Development, testing and introduction of new diagnostic tools for tuberculosis

Published on April 2, 2014   35 min

Other Talks in the Series: Tuberculosis

0:00
Good day. This is Mark Perkins. I am the Chief Scientific Officer of FIND, the Foundation for Innovative New Diagnostics here in Geneva, Switzerland. Today we're going to be talking about the development, testing, and introduction of a new diagnostic tools for tuberculosis, an area in which there has been considerable change in the last few years.
0:18
Over the past two decades there have been remarkable improvements and changes in biotechnology, specifically in diagnostic testing; everything from whole genome bacterial sequencing to handheld quantitative assays. However, none of these changes have led to diagnostic solutions for communicable diseases for people living in impoverished conditions. Diseases linked to poverty are still, basically, insufficiently equipped, in too many settings.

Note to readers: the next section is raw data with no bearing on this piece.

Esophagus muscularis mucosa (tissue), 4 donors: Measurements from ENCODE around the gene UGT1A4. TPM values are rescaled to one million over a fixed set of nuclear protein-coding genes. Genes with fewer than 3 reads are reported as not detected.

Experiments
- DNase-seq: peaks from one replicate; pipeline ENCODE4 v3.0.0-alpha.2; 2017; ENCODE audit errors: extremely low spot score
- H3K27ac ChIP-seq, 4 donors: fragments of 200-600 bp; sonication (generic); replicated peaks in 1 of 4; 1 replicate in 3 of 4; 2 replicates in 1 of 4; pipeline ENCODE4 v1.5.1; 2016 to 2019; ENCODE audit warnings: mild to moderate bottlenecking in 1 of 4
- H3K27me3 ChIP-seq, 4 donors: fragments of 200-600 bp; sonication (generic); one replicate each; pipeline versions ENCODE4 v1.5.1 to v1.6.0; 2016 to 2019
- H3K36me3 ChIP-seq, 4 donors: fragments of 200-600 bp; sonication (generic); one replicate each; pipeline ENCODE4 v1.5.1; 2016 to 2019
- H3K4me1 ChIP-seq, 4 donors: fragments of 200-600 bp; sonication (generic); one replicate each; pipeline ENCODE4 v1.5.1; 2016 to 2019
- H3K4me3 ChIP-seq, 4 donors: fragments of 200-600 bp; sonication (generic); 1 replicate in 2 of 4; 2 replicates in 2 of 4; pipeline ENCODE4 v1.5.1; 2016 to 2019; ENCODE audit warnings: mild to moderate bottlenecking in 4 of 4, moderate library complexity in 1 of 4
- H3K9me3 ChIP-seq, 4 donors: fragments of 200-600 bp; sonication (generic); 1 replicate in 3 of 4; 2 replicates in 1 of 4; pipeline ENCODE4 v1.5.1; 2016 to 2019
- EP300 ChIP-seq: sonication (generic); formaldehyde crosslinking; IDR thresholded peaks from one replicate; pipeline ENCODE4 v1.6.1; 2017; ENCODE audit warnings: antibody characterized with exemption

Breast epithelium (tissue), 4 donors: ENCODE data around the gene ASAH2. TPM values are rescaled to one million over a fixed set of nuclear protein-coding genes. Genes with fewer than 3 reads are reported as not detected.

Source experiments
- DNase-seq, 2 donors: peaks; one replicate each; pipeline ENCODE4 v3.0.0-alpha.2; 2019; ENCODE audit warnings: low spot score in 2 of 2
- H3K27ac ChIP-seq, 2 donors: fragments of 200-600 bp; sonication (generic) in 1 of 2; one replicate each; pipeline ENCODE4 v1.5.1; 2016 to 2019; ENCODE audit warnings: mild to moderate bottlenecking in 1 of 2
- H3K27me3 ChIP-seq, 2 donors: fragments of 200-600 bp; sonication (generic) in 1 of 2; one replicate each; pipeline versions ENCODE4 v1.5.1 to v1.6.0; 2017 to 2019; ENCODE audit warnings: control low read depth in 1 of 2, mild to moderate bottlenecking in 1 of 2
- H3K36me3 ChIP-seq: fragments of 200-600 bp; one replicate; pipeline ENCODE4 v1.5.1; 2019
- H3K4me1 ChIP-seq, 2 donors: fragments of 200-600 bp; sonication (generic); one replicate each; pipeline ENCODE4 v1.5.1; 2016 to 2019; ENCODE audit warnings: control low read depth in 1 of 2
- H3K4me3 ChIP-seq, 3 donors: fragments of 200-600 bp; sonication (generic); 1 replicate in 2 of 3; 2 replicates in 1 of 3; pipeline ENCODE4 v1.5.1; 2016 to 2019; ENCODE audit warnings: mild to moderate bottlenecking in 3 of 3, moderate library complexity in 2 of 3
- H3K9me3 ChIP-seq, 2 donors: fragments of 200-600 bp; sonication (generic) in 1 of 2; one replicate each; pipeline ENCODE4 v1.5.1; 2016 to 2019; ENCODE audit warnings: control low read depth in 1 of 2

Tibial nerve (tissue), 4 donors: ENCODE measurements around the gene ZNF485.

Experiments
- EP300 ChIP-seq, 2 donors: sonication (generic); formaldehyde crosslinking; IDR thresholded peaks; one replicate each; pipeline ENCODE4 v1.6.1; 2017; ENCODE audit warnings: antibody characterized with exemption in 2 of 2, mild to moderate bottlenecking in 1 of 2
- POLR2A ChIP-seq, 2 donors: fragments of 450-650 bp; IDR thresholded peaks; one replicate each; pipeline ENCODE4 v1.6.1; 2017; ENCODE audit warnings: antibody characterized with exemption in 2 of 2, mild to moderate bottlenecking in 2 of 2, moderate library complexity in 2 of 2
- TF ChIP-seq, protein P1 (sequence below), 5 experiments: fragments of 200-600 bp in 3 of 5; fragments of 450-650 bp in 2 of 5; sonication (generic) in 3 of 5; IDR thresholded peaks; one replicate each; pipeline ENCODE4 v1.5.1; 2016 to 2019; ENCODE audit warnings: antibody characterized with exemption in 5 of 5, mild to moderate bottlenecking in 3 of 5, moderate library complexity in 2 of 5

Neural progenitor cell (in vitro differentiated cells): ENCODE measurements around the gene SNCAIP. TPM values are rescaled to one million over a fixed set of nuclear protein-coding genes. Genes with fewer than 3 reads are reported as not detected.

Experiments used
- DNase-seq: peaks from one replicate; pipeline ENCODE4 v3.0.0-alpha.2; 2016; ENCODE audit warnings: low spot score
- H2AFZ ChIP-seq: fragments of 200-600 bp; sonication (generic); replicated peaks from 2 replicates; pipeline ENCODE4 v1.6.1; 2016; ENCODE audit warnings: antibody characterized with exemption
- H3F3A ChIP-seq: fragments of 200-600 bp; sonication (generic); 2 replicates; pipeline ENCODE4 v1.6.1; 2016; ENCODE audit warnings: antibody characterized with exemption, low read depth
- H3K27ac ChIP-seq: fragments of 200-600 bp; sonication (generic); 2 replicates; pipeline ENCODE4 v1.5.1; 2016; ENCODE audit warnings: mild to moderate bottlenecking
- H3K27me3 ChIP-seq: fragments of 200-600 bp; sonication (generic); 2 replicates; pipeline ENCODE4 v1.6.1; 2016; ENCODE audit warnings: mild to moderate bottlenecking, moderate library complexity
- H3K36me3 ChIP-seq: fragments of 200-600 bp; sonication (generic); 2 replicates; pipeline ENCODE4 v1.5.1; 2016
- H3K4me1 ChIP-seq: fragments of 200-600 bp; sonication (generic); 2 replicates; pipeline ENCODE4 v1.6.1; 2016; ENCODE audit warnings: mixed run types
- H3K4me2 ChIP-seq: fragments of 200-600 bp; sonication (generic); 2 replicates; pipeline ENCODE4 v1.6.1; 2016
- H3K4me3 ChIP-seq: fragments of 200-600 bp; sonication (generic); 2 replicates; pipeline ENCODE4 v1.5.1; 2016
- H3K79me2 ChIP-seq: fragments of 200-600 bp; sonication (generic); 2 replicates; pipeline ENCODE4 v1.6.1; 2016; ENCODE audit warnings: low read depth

0:45
A good example of this is tuberculosis, a disease, which for many years has relied on the same fundamental diagnostic test - the microscope. Here is a picture of, in fact, the microscope of Robert Koch. And that microscope he used in 1882 to define TB in the first place would look very much at home in a modern laboratory in many countries in the world.
1:08
This view through a microscope looking at a Ziehl-Neelsen stain preparation is similar to what Koch may have seen more than 100 years ago. The trouble with microscopy not only is it relatively awkward, burdensome to do and requires a substantial training, but it gives no information about drug susceptibility results or about the species of the bacteria you see.
Hide

Development, testing and introduction of new diagnostic tools for tuberculosis

Embed in course/own notes